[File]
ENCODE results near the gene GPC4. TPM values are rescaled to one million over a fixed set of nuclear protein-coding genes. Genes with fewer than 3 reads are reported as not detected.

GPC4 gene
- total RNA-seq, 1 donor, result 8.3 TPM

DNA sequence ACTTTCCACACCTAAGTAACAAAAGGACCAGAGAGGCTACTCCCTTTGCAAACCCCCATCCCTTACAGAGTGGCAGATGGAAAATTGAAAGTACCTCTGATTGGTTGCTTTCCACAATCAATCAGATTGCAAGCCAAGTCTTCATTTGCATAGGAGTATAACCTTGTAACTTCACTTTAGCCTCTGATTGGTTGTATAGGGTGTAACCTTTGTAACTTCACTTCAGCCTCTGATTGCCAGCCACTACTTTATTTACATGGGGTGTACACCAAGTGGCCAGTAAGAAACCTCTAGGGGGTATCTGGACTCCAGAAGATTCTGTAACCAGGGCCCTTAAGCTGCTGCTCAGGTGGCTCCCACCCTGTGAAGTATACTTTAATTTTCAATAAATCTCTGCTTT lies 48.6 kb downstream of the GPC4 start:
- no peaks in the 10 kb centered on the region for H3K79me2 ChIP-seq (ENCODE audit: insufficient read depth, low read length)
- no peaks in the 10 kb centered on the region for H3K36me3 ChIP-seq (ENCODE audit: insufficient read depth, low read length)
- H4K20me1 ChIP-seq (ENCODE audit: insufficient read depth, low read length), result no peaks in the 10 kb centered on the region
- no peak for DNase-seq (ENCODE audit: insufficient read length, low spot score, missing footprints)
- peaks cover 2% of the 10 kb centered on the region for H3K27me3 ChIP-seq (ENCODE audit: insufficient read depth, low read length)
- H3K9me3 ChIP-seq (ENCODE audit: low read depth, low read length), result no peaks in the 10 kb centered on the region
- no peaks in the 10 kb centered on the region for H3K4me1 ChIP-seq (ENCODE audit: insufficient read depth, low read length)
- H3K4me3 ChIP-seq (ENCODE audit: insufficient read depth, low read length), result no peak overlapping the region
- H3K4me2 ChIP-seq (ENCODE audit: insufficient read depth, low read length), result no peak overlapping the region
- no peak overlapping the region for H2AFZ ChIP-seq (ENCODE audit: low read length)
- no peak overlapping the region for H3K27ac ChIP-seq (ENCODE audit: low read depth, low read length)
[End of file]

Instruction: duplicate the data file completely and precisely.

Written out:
ENCODE results near the gene GPC4. TPM values are rescaled to one million over a fixed set of nuclear protein-coding genes. Genes with fewer than 3 reads are reported as not detected.

GPC4 gene
- total RNA-seq, 1 donor, result 8.3 TPM

DNA sequence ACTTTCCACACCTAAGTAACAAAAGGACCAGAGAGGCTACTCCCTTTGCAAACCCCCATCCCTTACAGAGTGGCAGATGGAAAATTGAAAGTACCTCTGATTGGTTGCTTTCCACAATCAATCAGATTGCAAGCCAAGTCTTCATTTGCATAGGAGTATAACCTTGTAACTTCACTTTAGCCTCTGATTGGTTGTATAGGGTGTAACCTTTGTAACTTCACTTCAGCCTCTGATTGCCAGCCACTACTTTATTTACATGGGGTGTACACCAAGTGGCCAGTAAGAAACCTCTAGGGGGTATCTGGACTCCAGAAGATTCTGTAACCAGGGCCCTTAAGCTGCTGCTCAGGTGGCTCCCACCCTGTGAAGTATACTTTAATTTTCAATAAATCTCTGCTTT lies 48.6 kb downstream of the GPC4 start:
- no peaks in the 10 kb centered on the region for H3K79me2 ChIP-seq (ENCODE audit: insufficient read depth, low read length)
- no peaks in the 10 kb centered on the region for H3K36me3 ChIP-seq (ENCODE audit: insufficient read depth, low read length)
- H4K20me1 ChIP-seq (ENCODE audit: insufficient read depth, low read length), result no peaks in the 10 kb centered on the region
- no peak for DNase-seq (ENCODE audit: insufficient read length, low spot score, missing footprints)
- peaks cover 2% of the 10 kb centered on the region for H3K27me3 ChIP-seq (ENCODE audit: insufficient read depth, low read length)
- H3K9me3 ChIP-seq (ENCODE audit: low read depth, low read length), result no peaks in the 10 kb centered on the region
- no peaks in the 10 kb centered on the region for H3K4me1 ChIP-seq (ENCODE audit: insufficient read depth, low read length)
- H3K4me3 ChIP-seq (ENCODE audit: insufficient read depth, low read length), result no peak overlapping the region
- H3K4me2 ChIP-seq (ENCODE audit: insufficient read depth, low read length), result no peak overlapping the region
- no peak overlapping the region for H2AFZ ChIP-seq (ENCODE audit: low read length)
- no peak overlapping the region for H3K27ac ChIP-seq (ENCODE audit: low read depth, low read length)